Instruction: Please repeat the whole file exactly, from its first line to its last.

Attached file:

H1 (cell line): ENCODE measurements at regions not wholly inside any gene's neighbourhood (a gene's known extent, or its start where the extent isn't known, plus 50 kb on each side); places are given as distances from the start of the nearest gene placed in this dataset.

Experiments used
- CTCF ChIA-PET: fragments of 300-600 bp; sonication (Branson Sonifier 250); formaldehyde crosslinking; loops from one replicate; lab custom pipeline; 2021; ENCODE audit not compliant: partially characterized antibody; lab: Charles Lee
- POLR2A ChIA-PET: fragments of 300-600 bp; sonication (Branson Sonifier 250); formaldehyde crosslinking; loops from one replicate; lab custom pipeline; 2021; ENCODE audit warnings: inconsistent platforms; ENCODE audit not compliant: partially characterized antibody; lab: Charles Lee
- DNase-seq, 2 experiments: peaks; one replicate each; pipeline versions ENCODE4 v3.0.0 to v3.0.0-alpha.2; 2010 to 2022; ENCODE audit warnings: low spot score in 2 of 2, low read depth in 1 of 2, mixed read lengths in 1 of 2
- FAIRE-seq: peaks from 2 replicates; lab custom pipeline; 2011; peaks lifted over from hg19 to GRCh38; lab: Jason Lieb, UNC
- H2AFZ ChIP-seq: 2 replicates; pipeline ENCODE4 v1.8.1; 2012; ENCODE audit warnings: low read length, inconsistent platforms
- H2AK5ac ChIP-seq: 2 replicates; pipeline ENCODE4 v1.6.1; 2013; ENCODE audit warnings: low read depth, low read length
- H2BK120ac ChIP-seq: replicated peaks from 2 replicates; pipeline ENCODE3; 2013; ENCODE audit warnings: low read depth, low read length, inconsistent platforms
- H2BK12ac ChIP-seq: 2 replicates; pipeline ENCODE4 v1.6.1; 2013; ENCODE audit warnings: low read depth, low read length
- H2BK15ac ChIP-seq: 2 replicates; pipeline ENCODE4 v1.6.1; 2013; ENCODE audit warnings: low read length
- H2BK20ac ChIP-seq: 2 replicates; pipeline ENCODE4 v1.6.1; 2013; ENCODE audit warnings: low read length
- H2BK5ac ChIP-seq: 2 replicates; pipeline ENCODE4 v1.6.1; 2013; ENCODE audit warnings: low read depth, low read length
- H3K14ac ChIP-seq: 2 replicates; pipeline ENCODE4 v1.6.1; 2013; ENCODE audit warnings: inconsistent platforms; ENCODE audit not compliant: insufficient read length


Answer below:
H1 (cell line): ENCODE measurements at regions not wholly inside any gene's neighbourhood (a gene's known extent, or its start where the extent isn't known, plus 50 kb on each side); places are given as distances from the start of the nearest gene placed in this dataset.

Experiments used
- CTCF ChIA-PET: fragments of 300-600 bp; sonication (Branson Sonifier 250); formaldehyde crosslinking; loops from one replicate; lab custom pipeline; 2021; ENCODE audit not compliant: partially characterized antibody; lab: Charles Lee
- POLR2A ChIA-PET: fragments of 300-600 bp; sonication (Branson Sonifier 250); formaldehyde crosslinking; loops from one replicate; lab custom pipeline; 2021; ENCODE audit warnings: inconsistent platforms; ENCODE audit not compliant: partially characterized antibody; lab: Charles Lee
- DNase-seq, 2 experiments: peaks; one replicate each; pipeline versions ENCODE4 v3.0.0 to v3.0.0-alpha.2; 2010 to 2022; ENCODE audit warnings: low spot score in 2 of 2, low read depth in 1 of 2, mixed read lengths in 1 of 2
- FAIRE-seq: peaks from 2 replicates; lab custom pipeline; 2011; peaks lifted over from hg19 to GRCh38; lab: Jason Lieb, UNC
- H2AFZ ChIP-seq: 2 replicates; pipeline ENCODE4 v1.8.1; 2012; ENCODE audit warnings: low read length, inconsistent platforms
- H2AK5ac ChIP-seq: 2 replicates; pipeline ENCODE4 v1.6.1; 2013; ENCODE audit warnings: low read depth, low read length
- H2BK120ac ChIP-seq: replicated peaks from 2 replicates; pipeline ENCODE3; 2013; ENCODE audit warnings: low read depth, low read length, inconsistent platforms
- H2BK12ac ChIP-seq: 2 replicates; pipeline ENCODE4 v1.6.1; 2013; ENCODE audit warnings: low read depth, low read length
- H2BK15ac ChIP-seq: 2 replicates; pipeline ENCODE4 v1.6.1; 2013; ENCODE audit warnings: low read length
- H2BK20ac ChIP-seq: 2 replicates; pipeline ENCODE4 v1.6.1; 2013; ENCODE audit warnings: low read length
- H2BK5ac ChIP-seq: 2 replicates; pipeline ENCODE4 v1.6.1; 2013; ENCODE audit warnings: low read depth, low read length
- H3K14ac ChIP-seq: 2 replicates; pipeline ENCODE4 v1.6.1; 2013; ENCODE audit warnings: inconsistent platforms; ENCODE audit not compliant: insufficient read length